Ask Aunt Poly is an advice column. While it is meant to offer genuine, helpful advice, Aunt Poly has no degree in this area, and is not a professional. She will offer her opinions and advice, as well as those of her staff. Please use your own best judgement when considering advice given here. Before submitting any letters to Aunt Poly, please make sure that you read the official disclaimer regarding this advice column.

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Dear Aunt Poly, 

When do you think the best time is to "break the news" about a poly relationship to family members?  Best method?  My parents live several states away and while I've hated lying to them, it's been relatively easy to keep the poly nature of my relationship with my boyfriend from them (they simply think he's divorced).  When I last saw them, there was a little talk of a possible visit when they drive through on their way to my father's high school reunion in September.  By that point, there is a very good chance that the 5 of us (me, my boyfriend, his wife, and their 2 kids) will be living under 1 roof.  I would hate to surprise them by waiting until they arrived, but not sure telling them on the phone is the best way either.  They were raised fairly conservative (Mormon and catholic upbringings) so while I want to tell them because not only do I hate deceiving them I want them share my happiness, I know that there's a big possibility they're not going to understand.  That of course is making the thought of telling them everything more than a little scary.

Scared to spill the beans in OH  

Dear Scared,

  Even as adults, wanting the approval of our parents for our life choices is a part of who we are. We may be reluctant to admit this fact, but it is there all the same. Aunt Poly has these thoughts …  

  1. There really is no “best” time, nor “best” method. You are the one who knows your parents, so ask yourself the following questions. If you tell them by phone or in person will they listen quietly while you present your lifestyle choice and the reasons for your choice? Or will they choose in anger or disbelief to not absorb what you need them to hear? Consider the possibility of an email or “snail” mail letter if you feel they may not be able to absorb the information “live.”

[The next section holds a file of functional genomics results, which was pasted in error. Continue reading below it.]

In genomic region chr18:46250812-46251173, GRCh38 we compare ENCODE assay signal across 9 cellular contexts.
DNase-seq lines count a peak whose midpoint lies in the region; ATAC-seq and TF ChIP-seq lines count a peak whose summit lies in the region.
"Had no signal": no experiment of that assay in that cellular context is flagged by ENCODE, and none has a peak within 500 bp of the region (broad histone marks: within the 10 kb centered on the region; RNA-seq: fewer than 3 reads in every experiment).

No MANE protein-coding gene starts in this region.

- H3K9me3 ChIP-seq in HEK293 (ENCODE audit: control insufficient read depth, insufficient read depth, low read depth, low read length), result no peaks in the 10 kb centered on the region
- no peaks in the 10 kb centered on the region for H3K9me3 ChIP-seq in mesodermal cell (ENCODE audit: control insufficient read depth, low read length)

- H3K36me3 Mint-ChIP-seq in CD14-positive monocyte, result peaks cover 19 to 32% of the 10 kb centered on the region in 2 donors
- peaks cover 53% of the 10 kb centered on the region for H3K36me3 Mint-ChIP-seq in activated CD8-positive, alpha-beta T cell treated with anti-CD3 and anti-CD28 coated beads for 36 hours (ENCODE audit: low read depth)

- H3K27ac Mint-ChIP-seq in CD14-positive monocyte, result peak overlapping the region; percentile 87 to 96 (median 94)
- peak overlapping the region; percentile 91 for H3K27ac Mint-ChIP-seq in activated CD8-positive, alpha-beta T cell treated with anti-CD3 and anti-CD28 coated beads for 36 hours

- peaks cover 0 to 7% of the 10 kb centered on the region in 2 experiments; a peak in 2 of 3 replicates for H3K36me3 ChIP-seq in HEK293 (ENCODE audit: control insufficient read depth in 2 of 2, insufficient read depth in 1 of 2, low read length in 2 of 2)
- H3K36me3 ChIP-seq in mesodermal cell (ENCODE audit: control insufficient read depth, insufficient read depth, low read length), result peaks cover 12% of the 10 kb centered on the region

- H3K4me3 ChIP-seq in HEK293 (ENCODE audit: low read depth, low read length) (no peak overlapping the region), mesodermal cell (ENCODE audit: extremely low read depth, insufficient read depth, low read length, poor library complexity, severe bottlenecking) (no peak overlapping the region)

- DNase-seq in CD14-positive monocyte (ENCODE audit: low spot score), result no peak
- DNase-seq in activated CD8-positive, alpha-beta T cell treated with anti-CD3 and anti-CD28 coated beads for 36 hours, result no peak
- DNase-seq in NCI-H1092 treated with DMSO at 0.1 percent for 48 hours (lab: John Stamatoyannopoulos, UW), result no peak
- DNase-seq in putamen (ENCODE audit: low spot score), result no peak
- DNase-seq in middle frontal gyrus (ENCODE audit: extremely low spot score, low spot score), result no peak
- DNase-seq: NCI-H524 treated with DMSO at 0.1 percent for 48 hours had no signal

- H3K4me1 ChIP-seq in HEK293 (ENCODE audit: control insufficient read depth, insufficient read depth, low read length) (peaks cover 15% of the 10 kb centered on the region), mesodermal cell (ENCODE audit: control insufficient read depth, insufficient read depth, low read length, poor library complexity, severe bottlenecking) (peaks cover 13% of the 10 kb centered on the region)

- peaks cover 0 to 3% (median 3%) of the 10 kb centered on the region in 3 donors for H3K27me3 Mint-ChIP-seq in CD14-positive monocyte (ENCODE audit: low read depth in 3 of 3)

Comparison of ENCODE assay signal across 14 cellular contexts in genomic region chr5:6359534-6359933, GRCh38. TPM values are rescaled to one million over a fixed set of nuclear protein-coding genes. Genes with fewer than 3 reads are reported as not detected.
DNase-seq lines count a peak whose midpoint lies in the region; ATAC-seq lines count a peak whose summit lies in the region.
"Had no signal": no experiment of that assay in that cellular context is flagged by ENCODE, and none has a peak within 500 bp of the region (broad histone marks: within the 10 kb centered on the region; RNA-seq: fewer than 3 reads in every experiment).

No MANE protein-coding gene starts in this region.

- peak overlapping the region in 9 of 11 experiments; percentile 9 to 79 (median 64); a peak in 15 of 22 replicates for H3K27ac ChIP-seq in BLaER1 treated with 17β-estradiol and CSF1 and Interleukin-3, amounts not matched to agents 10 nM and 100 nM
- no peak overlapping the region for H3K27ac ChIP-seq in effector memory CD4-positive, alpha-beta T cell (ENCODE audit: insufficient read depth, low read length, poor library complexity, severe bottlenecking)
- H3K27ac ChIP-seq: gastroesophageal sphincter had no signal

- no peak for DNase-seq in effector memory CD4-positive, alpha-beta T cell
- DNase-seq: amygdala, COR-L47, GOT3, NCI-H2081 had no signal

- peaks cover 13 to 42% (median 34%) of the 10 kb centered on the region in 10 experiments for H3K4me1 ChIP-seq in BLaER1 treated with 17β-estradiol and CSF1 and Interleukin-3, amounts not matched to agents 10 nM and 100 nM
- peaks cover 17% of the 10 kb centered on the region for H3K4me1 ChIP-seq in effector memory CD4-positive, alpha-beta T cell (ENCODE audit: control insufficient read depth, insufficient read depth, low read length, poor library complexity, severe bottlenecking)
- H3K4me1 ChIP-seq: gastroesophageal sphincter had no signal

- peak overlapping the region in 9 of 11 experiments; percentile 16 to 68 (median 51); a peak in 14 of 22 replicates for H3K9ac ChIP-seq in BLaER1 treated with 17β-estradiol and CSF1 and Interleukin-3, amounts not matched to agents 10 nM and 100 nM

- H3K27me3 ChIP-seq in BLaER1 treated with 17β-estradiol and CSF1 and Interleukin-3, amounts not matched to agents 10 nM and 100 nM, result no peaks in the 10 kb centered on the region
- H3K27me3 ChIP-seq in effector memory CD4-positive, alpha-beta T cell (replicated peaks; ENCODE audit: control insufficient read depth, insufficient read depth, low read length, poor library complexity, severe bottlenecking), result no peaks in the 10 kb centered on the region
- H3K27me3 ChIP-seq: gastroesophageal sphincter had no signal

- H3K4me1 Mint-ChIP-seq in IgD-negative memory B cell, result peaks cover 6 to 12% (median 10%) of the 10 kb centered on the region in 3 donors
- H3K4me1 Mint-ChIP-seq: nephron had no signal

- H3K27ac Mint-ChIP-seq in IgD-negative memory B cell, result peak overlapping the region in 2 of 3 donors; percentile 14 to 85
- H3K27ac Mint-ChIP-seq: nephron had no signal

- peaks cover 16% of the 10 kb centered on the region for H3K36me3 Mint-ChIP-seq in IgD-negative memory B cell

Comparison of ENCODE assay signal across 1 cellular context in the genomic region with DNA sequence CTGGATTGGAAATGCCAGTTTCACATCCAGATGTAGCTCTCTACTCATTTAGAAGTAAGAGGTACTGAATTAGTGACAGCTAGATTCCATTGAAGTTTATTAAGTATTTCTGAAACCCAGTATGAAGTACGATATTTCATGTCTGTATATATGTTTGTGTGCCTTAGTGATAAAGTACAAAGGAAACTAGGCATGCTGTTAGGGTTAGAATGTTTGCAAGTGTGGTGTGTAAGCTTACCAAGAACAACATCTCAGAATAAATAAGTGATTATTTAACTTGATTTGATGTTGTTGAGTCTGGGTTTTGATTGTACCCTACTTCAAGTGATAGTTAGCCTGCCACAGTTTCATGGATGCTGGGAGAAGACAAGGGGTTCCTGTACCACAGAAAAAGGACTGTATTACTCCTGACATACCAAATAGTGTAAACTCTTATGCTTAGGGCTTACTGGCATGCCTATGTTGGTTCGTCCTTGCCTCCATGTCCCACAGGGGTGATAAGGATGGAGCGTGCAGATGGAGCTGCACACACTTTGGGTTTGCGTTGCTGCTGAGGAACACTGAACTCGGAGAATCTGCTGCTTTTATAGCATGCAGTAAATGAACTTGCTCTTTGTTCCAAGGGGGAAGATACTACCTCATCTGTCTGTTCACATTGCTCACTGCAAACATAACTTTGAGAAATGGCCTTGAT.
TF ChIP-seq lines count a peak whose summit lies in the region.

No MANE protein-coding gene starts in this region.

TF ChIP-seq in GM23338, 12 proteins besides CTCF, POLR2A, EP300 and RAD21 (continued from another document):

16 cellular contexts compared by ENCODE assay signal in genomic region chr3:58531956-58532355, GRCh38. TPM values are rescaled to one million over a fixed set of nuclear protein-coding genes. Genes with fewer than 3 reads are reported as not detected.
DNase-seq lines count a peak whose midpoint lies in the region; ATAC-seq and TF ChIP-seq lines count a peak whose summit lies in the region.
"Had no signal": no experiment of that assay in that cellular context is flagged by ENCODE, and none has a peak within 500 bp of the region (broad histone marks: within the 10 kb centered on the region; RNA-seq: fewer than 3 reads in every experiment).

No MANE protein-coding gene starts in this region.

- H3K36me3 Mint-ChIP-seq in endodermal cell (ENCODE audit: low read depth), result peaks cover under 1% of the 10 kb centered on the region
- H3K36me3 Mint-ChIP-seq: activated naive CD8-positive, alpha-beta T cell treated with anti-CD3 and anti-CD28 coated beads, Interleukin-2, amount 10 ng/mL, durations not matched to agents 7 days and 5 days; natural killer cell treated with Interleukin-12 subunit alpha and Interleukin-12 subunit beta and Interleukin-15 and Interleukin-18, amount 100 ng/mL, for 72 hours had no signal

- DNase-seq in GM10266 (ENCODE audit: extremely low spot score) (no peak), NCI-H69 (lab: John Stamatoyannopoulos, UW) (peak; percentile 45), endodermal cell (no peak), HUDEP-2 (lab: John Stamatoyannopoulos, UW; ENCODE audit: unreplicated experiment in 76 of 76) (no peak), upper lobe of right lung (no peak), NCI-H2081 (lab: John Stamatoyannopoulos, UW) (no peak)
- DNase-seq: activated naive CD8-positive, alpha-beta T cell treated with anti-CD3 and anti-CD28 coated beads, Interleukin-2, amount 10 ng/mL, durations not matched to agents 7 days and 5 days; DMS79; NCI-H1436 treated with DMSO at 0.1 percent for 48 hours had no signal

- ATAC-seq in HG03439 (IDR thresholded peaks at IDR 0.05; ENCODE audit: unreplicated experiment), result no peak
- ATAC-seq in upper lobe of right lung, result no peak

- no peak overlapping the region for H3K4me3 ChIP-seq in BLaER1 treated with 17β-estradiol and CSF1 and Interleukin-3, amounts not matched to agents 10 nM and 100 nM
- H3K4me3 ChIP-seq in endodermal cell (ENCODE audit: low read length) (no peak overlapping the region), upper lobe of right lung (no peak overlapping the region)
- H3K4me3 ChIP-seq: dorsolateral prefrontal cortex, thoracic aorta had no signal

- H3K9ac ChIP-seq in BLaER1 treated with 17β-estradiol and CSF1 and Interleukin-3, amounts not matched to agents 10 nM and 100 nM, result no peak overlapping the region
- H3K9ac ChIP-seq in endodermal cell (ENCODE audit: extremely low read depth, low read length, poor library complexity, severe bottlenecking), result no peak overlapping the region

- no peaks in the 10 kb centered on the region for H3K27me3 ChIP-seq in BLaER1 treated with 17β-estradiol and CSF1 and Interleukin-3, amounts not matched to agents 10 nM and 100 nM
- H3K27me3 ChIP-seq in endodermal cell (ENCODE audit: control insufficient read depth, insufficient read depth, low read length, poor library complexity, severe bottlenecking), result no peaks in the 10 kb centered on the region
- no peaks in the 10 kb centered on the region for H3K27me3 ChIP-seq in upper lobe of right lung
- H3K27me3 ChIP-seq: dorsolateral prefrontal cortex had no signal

2. Be sure you let them know that you have made this choice with forethought. It is difficult enough to manage a relationship between two, much less multiples thereof, and you are not “taking the easy way out,” nor shirking commitment. If anything, polyamory can be a more difficult path and one you hopefully have not chosen lightly.
  3. Understand their greatest concern is most likely your well being. More loves and a less traditional model may give them reason to worry about your heart being broken. Moreover, given their religious background they may take an instant concern for you based on a moral position.
  4. Be ready to be open and honest, they may have questions, be sure you are prepared to answer them.

Aunt Poly has been witness to a wide variety of reactions of conservatives toward the poly lifestyle. Regardless of when and how you inform your parents, be prepared for any response. It’s highly possible they may not want to hear of your choice at all, just may be content knowing you are safe and happy. Try to keep in mind understanding your choices are totally different from accepting your choices. Even parents have to learn to take baby steps.

Aunt Poly can be reached here, at her Polyamorous Percolations email address.